What might strengthen this piece:

  • While this character is certainly increasingly passive and reflective as she slips deeper into her drink and eventual sleep, we suggest fewer instances of passive verb construction: lots of “to be” verbs, especially at the beginning, keep readers distanced from the rising tension. Look for “was/is/are” and replace with more active verbs or reorder the sentence to avoid it as much as possible: This enforced isolation was not going well for her. She was lethargic, unmotivated. Other possibilities: Enforced isolation left her lethargic, unmotivated. Or Lethargy and lack of motivation had gripped her during this enforced isolation.
  • Timeline glitch: 40th birthday trip took place “long before a whisper of pandemic”, but she went after “they had worked hard all winter.” The pandemic started at end of 2019. It reached us around end of Jan and into Feb. Lockdown began in March.

Quarantine Dreams was a pleasure to read. Congratulations Ann on crafting such a great story.

Next week we publish the second-place winner along with our comments and suggestions. In the meantime, if you would like to enjoy reading or learning more about flash fiction or postcard stories, check out these links.

Longlist Announcement

Longlist Announcement

Gwynn Scheltema

In May we invited writers to submit to a postcard story contest based on a visual picture of an interesting face in black and white. All just for fun, no monetary prizes. We’d like to thank all those writers who entered from Canada and abroad. We’d love to give you all a prize just for submitting because often that’s the hardest step, but of course we can’t.

Instead, today we announce our longlist. We originally planned on having five on the long list, but ended up with six.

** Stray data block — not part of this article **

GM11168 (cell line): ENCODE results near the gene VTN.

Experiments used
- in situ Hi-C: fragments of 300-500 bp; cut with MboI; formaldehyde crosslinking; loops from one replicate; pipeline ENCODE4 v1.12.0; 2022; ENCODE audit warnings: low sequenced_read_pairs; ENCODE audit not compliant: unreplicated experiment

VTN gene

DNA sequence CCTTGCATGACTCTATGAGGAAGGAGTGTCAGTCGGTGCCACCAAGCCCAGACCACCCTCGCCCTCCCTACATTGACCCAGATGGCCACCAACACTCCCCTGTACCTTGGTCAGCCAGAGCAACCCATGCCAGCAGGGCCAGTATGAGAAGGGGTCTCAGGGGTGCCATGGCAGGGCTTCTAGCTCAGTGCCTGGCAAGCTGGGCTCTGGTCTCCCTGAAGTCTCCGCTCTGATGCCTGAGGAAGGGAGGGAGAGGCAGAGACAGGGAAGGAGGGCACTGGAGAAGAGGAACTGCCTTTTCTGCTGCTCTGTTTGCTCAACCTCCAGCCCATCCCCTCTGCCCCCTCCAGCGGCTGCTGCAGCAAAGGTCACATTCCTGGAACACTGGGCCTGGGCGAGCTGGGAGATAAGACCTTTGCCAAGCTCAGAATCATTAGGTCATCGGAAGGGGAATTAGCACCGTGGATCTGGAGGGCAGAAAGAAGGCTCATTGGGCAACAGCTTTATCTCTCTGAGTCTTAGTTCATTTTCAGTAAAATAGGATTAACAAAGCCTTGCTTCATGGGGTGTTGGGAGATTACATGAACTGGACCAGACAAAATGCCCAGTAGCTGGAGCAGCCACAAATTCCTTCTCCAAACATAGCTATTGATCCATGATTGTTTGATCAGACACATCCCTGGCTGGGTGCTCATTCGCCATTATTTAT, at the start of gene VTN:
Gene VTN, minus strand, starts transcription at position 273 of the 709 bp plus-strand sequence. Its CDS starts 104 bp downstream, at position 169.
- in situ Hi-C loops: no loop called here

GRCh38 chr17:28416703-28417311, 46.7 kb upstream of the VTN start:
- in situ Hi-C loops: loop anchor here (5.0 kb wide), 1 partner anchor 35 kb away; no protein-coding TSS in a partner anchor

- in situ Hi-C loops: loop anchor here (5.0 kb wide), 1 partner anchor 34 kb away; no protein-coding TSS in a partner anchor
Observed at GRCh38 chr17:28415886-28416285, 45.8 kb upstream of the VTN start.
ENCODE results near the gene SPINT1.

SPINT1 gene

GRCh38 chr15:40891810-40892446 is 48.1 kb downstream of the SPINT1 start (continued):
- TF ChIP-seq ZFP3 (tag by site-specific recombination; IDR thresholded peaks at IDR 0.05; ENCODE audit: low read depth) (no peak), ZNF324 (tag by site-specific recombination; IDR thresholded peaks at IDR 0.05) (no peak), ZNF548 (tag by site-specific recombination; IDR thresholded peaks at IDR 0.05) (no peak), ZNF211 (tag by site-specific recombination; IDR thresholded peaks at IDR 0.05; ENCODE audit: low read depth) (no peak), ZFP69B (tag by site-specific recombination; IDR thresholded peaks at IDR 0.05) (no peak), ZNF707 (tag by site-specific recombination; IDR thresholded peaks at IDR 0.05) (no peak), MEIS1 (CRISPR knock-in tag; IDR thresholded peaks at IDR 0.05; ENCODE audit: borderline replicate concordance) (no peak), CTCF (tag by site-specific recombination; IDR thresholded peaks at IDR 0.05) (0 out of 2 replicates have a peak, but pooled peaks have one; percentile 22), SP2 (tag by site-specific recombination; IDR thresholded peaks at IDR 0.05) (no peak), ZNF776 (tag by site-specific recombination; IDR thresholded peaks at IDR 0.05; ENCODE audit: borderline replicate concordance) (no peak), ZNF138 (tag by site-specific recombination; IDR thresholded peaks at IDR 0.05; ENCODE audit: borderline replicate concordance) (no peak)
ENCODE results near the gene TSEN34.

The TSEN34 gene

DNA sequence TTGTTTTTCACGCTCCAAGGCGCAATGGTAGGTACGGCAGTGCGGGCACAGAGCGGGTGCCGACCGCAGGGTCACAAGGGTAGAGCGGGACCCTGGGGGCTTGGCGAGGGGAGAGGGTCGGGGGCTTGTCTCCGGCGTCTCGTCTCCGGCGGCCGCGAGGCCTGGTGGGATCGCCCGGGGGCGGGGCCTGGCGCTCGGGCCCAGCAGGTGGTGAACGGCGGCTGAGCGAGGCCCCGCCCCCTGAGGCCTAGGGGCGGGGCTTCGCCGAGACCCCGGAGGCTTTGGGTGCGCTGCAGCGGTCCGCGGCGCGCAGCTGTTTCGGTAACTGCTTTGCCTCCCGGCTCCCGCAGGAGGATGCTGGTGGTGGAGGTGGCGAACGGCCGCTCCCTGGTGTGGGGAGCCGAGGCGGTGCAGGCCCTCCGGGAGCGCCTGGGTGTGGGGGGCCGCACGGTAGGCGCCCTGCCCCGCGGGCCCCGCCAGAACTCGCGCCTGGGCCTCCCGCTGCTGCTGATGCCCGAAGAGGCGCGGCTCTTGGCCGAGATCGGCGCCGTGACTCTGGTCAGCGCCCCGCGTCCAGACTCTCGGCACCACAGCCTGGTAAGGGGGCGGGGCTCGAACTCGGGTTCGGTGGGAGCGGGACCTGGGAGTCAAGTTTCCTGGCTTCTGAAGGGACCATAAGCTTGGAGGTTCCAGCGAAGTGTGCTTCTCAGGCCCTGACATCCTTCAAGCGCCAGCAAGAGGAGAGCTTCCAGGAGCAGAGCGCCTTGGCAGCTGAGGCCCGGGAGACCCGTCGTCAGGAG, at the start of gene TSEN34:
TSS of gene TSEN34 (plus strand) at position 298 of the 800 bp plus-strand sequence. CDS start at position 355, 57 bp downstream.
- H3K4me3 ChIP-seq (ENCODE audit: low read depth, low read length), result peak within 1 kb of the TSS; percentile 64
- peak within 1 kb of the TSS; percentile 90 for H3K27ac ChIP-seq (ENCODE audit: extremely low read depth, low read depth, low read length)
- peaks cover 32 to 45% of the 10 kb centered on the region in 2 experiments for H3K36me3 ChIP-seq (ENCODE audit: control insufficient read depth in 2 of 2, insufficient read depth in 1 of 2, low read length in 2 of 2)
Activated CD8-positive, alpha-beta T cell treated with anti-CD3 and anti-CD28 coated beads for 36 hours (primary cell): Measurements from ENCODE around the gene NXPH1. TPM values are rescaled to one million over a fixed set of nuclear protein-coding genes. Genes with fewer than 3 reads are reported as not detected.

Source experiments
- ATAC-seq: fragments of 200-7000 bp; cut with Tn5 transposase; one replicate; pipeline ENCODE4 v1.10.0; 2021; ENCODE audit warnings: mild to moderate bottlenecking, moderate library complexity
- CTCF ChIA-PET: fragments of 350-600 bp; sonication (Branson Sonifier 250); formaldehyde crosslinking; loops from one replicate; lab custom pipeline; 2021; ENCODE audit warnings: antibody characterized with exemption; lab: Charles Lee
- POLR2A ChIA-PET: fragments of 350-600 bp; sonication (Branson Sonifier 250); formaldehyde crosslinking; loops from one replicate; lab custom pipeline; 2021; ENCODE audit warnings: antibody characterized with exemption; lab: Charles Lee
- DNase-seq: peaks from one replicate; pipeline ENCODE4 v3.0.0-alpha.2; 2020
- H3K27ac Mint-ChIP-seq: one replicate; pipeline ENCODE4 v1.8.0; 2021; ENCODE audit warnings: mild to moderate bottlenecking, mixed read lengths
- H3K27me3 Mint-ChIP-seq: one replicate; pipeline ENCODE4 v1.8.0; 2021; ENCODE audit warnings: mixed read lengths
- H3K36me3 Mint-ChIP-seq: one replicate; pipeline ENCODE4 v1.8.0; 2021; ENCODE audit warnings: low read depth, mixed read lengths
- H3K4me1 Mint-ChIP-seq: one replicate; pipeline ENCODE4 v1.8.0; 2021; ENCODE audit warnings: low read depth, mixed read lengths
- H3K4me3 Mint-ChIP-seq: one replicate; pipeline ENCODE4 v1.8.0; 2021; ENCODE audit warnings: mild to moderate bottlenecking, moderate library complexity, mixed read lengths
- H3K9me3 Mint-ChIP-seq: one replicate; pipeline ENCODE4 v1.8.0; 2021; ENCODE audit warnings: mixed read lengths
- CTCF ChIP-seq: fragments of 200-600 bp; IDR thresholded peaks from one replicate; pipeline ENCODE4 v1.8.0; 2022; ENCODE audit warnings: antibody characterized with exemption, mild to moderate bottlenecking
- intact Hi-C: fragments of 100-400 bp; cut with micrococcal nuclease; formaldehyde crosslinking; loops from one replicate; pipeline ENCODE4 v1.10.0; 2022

Longlist (in alphabetical order):

Helen Bajorek-MacDonald

Adam Conway

Deb Rankine

Lisa Reynolds

Ann Rocchi

Lori Twining

So now what?

Over the next three weeks we will feature the winning entry and two runners up with comments by the writers on what inspired them and from us on why we chose them.

But today let’s talk about the advantages of being on a longlist, a runner up or an honorable mention.

Potential

If your submission made it on to a longlist, it means your entry was among the cream that rose to the top. Even if it doesn’t ultimately win, the judges acknowledged that it had potential to be a winner.

Feedback

Sometimes you get feedback, and any judge or editor comment is worth the price of admission. You’re not obliged to take their advice, of course, but it answers that eternal question: why didn’t it win? In some cases, it’s good practical advice, and in some cases, it’s subjective, but at least you know where you stand.

Learning

If you don’t get feedback on your submission, take the time to read and analyze the winning entries. How are they different from yours? What did they do to really shine? Tighter story? Great voice? Interesting unique style? Dynamic dialogue?  Don’t get emotional or defensive. Instead, focus on learning what steps to take to put you on the road to success.

Confidence

Knowing that you made it into the top group of the entire entry body can be a huge boost to confidence especially for new writers or those who feel like they are in the doldrums. It’s recognition after all. Affirming recognition. When I was a new writer, my creative writing teacher had the class enter the Toronto Short Story contest as an assignment. I’m one of those don’t-share-till-I’m-sure kind of writers and sending in my entry felt like casting a delicate flower onto stormy waters. When I placed in the top 20 in a field of over 4000, I was ecstatic. I ran around the empty house telling every table and cupboard and drapery, then phoned all my writing buddies. Even though I didn’t win, I finally felt like a real writer.

Publishing credits

Some contests publish some or all of their longlist winners, and that counts for your writing resume. Even if it isn’t published, the fact that it made it onto the long list is resume worthy. One year I made it onto the Contemporary Verse 2 (CV2) longlist for their popular 2-day poetry contest  (again, didn’t win) but received a year’s subscription to the magazine as a reward. Now my longlist success sits proudly on my writing resume. Agents and publishers look for publishing credits, and longlist placings tell them that your work has been judged as worthy of winning.

When my Writescape partner Ruth entered the Montreal International Poetry Prize in 2011, she was thrilled to be placed on the longlist. It meant her poem Gilt made it into the online longlist anthology, and became a proud item in her literary resume.

Exposure to the Industry